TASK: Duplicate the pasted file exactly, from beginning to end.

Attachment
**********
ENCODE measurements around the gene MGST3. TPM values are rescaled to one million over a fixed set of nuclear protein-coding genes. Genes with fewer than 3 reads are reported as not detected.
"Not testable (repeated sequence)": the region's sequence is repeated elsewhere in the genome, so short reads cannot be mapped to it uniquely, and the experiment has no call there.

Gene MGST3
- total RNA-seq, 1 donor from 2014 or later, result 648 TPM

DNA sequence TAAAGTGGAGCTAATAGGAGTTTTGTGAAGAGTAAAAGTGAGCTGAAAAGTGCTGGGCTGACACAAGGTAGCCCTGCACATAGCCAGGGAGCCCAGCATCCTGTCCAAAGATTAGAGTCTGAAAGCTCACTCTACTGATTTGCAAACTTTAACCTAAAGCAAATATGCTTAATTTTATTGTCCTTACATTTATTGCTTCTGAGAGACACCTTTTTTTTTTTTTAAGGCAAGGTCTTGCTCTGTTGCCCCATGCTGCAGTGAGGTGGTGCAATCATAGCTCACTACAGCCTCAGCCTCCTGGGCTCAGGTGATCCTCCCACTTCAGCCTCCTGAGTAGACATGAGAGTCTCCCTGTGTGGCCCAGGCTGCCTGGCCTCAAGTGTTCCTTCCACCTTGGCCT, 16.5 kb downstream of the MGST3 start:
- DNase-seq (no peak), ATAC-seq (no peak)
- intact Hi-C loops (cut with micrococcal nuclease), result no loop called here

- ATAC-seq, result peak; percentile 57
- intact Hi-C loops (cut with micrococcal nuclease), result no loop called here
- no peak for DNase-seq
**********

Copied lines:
ENCODE measurements around the gene MGST3. TPM values are rescaled to one million over a fixed set of nuclear protein-coding genes. Genes with fewer than 3 reads are reported as not detected.
"Not testable (repeated sequence)": the region's sequence is repeated elsewhere in the genome, so short reads cannot be mapped to it uniquely, and the experiment has no call there.

Gene MGST3
- total RNA-seq, 1 donor from 2014 or later, result 648 TPM

DNA sequence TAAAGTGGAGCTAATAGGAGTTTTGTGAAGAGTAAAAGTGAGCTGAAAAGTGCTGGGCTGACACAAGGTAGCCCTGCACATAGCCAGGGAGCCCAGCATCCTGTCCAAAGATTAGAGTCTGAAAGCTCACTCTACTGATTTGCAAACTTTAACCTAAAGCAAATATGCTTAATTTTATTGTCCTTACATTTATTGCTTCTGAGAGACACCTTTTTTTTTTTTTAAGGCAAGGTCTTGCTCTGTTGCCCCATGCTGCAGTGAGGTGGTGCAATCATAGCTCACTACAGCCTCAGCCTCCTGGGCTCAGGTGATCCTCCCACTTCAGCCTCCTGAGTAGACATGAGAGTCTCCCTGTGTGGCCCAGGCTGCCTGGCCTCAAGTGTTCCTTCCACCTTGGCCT, 16.5 kb downstream of the MGST3 start:
- DNase-seq (no peak), ATAC-seq (no peak)
- intact Hi-C loops (cut with micrococcal nuclease), result no loop called here

- ATAC-seq, result peak; percentile 57
- intact Hi-C loops (cut with micrococcal nuclease), result no loop called here
- no peak for DNase-seq